I’ve put Father upstairs. I had to park him on a chair first to take the bed apart. He sat there like a calf that’s just a couple of minutes old, before it’s been licked clean: with a directionless, wobbly head and eyes that drift over things. I ripped off the blankets, sheets and undersheet, leant the mattress and bed boards against the wall, and unscrewed the sides of the bed. I tried to breathe through my mouth as much as possible. I’d already cleared out the upstairs room – my room.
‘What are you doing?’ he asked.
‘You’re moving,’ I said.
‘I want to stay here.’
I let him keep the bed. One half of it has been cold for more than ten years now, but the unslept side is still crowned with a pillow. I screwed the bed back together in the upstairs room, facing the window. I put the legs up on blocks and remade it with clean sheets and two clean pillowcases. After that I carried Father upstairs. When I picked him up off the chair he fixed his eyes on mine and kept them there until I was laying him in bed and our faces were almost touching.
‘I can walk,’ he said, only then.
‘No you can’t.’
Through the window he saw things he hadn’t expected to see. ‘I’m up high,’ he said.
‘Yes, that’s so you can look out and see something other than just sky.’
Despite the new room and the clean sheets and pillowcases, it smelt musty, he smelt musty and mouldy. I opened one of the two windows and used the hook to set it ajar. Outside it was quiet. A fresh chill was in the air and there were only a few crumpled leaves left on the topmost branches of the crooked ash in the front garden. Off in the distance I saw three cyclists riding along the dyke. If I had stepped aside he would have seen the three cyclists as well. I stayed put.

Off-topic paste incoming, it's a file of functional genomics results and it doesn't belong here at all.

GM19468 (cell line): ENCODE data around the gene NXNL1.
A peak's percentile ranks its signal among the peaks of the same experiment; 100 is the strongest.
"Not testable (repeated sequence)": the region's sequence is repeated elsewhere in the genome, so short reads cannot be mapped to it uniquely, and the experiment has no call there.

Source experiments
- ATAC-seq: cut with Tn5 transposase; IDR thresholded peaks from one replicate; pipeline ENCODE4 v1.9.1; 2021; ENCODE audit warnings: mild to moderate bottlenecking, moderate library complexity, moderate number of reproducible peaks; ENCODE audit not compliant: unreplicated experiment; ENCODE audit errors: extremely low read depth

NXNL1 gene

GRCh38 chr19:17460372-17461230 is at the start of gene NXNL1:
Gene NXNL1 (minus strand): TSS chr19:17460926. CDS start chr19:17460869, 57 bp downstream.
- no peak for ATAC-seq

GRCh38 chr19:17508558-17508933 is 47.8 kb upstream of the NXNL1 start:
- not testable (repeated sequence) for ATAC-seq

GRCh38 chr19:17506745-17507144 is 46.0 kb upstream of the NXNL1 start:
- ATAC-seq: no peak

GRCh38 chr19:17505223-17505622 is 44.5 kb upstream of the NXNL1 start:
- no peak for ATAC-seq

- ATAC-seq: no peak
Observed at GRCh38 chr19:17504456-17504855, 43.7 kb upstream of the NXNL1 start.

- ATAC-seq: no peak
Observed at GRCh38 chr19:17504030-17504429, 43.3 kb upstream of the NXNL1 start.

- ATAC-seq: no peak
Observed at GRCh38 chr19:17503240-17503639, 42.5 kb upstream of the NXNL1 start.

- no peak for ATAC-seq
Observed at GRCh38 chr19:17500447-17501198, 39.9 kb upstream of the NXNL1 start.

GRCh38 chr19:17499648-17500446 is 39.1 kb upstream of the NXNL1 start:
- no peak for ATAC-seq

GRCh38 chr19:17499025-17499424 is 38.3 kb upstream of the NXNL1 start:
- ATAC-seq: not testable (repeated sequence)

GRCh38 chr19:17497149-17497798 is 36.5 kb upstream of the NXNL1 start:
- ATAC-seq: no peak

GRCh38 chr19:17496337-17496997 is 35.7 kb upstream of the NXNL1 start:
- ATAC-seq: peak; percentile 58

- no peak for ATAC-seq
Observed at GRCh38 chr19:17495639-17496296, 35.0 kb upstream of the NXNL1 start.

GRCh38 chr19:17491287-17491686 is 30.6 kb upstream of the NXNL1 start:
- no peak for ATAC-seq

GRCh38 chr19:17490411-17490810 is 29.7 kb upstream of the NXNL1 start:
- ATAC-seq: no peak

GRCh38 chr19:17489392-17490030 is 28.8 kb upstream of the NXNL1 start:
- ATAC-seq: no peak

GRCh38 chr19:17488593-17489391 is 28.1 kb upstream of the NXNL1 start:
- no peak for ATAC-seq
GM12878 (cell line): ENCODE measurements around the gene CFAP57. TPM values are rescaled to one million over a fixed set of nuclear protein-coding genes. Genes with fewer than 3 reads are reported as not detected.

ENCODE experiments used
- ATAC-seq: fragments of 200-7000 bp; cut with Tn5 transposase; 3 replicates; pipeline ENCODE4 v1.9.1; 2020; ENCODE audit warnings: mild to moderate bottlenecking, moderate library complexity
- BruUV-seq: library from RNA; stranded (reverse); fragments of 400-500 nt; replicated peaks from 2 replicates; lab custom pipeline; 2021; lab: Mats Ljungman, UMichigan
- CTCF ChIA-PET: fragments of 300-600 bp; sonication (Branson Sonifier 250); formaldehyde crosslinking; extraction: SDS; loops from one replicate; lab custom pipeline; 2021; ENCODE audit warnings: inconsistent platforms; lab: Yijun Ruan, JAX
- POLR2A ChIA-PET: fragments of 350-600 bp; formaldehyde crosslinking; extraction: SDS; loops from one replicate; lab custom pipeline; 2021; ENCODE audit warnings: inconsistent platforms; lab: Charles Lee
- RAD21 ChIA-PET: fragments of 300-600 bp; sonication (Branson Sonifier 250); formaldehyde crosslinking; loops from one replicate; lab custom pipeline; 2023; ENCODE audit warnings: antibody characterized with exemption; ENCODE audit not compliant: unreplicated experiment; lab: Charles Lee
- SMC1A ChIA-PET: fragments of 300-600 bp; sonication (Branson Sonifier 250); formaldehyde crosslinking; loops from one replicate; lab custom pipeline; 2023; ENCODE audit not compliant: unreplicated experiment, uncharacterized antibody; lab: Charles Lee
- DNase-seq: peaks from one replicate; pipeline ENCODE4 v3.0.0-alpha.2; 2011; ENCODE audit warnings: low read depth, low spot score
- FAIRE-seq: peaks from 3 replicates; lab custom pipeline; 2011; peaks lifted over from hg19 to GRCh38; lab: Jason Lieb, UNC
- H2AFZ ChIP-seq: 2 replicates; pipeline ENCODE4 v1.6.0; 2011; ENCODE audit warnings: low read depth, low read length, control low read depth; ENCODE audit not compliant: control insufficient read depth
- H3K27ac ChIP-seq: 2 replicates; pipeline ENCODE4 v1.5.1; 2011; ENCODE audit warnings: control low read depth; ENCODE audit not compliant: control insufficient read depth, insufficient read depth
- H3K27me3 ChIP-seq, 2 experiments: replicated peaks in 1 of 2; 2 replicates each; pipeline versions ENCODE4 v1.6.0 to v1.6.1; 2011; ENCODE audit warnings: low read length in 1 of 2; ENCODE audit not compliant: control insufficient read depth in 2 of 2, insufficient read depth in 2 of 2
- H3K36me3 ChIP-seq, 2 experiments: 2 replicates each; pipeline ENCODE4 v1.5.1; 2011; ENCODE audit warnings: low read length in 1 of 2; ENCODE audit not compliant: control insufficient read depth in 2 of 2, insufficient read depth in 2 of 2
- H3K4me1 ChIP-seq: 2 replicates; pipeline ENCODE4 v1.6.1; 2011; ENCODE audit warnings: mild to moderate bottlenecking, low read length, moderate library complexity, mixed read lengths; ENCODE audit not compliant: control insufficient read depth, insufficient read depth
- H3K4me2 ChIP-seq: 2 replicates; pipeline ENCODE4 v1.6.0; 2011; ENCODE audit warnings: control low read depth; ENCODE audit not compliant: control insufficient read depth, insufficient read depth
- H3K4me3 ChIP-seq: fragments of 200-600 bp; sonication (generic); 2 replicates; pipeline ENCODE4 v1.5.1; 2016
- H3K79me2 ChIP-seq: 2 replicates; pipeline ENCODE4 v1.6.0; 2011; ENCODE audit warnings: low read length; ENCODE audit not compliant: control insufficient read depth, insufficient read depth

‘Get the doctor,’ Father said.
‘No,’ I replied, turning to walk out of the room.
Just before the door closed, he shouted, ‘Sheep!’
In his former bedroom there was a rectangle of dust on the floor, slightly smaller than the dimensions of the bed. I cleared out the room, putting the two chairs, the bedside cabinets and Mother’s dressing table in the living room. In a corner of the bedroom I wriggled two fingers in under the carpet. ‘Don’t glue it,’ I heard Mother say an eternity ago as Father was about to go down on his knees with a jar of glue in his left hand and a brush in his right, our heads already spinning from the pungent fumes. ‘Don’t glue it, ten years from now I’ll want new carpets.’ The underlay crumbled under my fingers. I rolled up the carpet and carried it through the milking parlour to the middle of the yard, where suddenly I didn’t know what to do with it. I let it drop, just where I was standing. Startled by the surprisingly loud bang, a few jackdaws flew up out of the trees that line the yard.